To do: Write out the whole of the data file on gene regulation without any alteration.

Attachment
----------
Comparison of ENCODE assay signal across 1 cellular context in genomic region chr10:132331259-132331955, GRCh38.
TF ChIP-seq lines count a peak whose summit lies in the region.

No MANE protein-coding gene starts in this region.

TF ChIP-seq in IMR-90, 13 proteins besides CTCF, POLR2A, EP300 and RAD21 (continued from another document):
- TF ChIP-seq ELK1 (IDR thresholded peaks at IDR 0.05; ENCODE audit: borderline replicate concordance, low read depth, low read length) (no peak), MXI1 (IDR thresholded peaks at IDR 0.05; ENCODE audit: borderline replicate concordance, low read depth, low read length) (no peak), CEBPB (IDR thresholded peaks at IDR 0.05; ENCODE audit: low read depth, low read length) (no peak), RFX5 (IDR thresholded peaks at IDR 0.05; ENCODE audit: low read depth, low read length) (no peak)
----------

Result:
Comparison of ENCODE assay signal across 1 cellular context in genomic region chr10:132331259-132331955, GRCh38.
TF ChIP-seq lines count a peak whose summit lies in the region.

No MANE protein-coding gene starts in this region.

TF ChIP-seq in IMR-90, 13 proteins besides CTCF, POLR2A, EP300 and RAD21 (continued from another document):
- TF ChIP-seq ELK1 (IDR thresholded peaks at IDR 0.05; ENCODE audit: borderline replicate concordance, low read depth, low read length) (no peak), MXI1 (IDR thresholded peaks at IDR 0.05; ENCODE audit: borderline replicate concordance, low read depth, low read length) (no peak), CEBPB (IDR thresholded peaks at IDR 0.05; ENCODE audit: low read depth, low read length) (no peak), RFX5 (IDR thresholded peaks at IDR 0.05; ENCODE audit: low read depth, low read length) (no peak)